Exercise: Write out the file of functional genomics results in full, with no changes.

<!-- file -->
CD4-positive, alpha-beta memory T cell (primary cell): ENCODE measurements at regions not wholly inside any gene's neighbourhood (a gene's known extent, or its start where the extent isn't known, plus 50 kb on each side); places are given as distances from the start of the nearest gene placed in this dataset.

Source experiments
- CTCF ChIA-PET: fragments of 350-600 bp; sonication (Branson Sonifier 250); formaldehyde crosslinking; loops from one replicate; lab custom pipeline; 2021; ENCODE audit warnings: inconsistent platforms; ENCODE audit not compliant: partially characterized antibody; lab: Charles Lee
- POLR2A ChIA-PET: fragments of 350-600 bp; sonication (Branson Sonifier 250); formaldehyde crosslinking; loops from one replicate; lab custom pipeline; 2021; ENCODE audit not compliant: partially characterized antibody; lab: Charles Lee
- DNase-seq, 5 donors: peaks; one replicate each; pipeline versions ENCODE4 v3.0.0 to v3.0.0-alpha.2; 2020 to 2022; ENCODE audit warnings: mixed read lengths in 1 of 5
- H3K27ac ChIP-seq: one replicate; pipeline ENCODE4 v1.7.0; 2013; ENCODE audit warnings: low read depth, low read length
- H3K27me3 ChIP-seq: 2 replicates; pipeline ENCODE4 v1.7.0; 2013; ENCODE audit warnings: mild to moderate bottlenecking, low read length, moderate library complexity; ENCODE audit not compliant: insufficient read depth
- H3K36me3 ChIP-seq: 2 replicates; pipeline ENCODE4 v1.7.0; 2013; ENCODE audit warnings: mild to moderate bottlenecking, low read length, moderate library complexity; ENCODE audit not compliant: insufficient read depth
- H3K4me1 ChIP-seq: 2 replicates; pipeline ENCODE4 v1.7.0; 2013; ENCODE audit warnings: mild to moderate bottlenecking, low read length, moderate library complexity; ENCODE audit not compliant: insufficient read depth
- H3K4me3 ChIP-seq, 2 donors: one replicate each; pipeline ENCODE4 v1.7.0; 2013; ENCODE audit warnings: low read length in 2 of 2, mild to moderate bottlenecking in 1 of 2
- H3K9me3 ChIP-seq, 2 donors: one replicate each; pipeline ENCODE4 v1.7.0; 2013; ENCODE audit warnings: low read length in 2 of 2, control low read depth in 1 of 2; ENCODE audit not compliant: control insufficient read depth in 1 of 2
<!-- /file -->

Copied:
CD4-positive, alpha-beta memory T cell (primary cell): ENCODE measurements at regions not wholly inside any gene's neighbourhood (a gene's known extent, or its start where the extent isn't known, plus 50 kb on each side); places are given as distances from the start of the nearest gene placed in this dataset.

Source experiments
- CTCF ChIA-PET: fragments of 350-600 bp; sonication (Branson Sonifier 250); formaldehyde crosslinking; loops from one replicate; lab custom pipeline; 2021; ENCODE audit warnings: inconsistent platforms; ENCODE audit not compliant: partially characterized antibody; lab: Charles Lee
- POLR2A ChIA-PET: fragments of 350-600 bp; sonication (Branson Sonifier 250); formaldehyde crosslinking; loops from one replicate; lab custom pipeline; 2021; ENCODE audit not compliant: partially characterized antibody; lab: Charles Lee
- DNase-seq, 5 donors: peaks; one replicate each; pipeline versions ENCODE4 v3.0.0 to v3.0.0-alpha.2; 2020 to 2022; ENCODE audit warnings: mixed read lengths in 1 of 5
- H3K27ac ChIP-seq: one replicate; pipeline ENCODE4 v1.7.0; 2013; ENCODE audit warnings: low read depth, low read length
- H3K27me3 ChIP-seq: 2 replicates; pipeline ENCODE4 v1.7.0; 2013; ENCODE audit warnings: mild to moderate bottlenecking, low read length, moderate library complexity; ENCODE audit not compliant: insufficient read depth
- H3K36me3 ChIP-seq: 2 replicates; pipeline ENCODE4 v1.7.0; 2013; ENCODE audit warnings: mild to moderate bottlenecking, low read length, moderate library complexity; ENCODE audit not compliant: insufficient read depth
- H3K4me1 ChIP-seq: 2 replicates; pipeline ENCODE4 v1.7.0; 2013; ENCODE audit warnings: mild to moderate bottlenecking, low read length, moderate library complexity; ENCODE audit not compliant: insufficient read depth
- H3K4me3 ChIP-seq, 2 donors: one replicate each; pipeline ENCODE4 v1.7.0; 2013; ENCODE audit warnings: low read length in 2 of 2, mild to moderate bottlenecking in 1 of 2
- H3K9me3 ChIP-seq, 2 donors: one replicate each; pipeline ENCODE4 v1.7.0; 2013; ENCODE audit warnings: low read length in 2 of 2, control low read depth in 1 of 2; ENCODE audit not compliant: control insufficient read depth in 1 of 2